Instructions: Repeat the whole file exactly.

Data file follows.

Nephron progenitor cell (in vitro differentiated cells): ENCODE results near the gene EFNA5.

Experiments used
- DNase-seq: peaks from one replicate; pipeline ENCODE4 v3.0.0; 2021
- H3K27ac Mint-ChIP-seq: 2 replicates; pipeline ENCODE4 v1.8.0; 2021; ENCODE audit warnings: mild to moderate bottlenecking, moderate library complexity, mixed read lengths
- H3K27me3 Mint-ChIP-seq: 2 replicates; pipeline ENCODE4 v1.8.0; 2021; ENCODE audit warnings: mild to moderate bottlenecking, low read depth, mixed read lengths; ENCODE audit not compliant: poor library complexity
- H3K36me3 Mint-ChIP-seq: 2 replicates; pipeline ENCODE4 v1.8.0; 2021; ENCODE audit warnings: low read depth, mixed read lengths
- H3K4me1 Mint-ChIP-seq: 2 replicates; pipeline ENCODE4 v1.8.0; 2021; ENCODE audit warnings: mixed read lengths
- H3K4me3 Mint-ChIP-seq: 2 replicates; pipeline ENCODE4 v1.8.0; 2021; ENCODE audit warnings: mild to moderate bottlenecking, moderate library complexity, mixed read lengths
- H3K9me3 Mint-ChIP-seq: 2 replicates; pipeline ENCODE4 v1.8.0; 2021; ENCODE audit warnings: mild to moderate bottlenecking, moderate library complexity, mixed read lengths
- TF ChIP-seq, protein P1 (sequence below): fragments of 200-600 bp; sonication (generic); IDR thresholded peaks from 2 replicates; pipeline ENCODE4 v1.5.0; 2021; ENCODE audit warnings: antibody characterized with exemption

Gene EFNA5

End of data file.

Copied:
Nephron progenitor cell (in vitro differentiated cells): ENCODE results near the gene EFNA5.

Experiments used
- DNase-seq: peaks from one replicate; pipeline ENCODE4 v3.0.0; 2021
- H3K27ac Mint-ChIP-seq: 2 replicates; pipeline ENCODE4 v1.8.0; 2021; ENCODE audit warnings: mild to moderate bottlenecking, moderate library complexity, mixed read lengths
- H3K27me3 Mint-ChIP-seq: 2 replicates; pipeline ENCODE4 v1.8.0; 2021; ENCODE audit warnings: mild to moderate bottlenecking, low read depth, mixed read lengths; ENCODE audit not compliant: poor library complexity
- H3K36me3 Mint-ChIP-seq: 2 replicates; pipeline ENCODE4 v1.8.0; 2021; ENCODE audit warnings: low read depth, mixed read lengths
- H3K4me1 Mint-ChIP-seq: 2 replicates; pipeline ENCODE4 v1.8.0; 2021; ENCODE audit warnings: mixed read lengths
- H3K4me3 Mint-ChIP-seq: 2 replicates; pipeline ENCODE4 v1.8.0; 2021; ENCODE audit warnings: mild to moderate bottlenecking, moderate library complexity, mixed read lengths
- H3K9me3 Mint-ChIP-seq: 2 replicates; pipeline ENCODE4 v1.8.0; 2021; ENCODE audit warnings: mild to moderate bottlenecking, moderate library complexity, mixed read lengths
- TF ChIP-seq, protein P1 (sequence below): fragments of 200-600 bp; sonication (generic); IDR thresholded peaks from 2 replicates; pipeline ENCODE4 v1.5.0; 2021; ENCODE audit warnings: antibody characterized with exemption

Gene EFNA5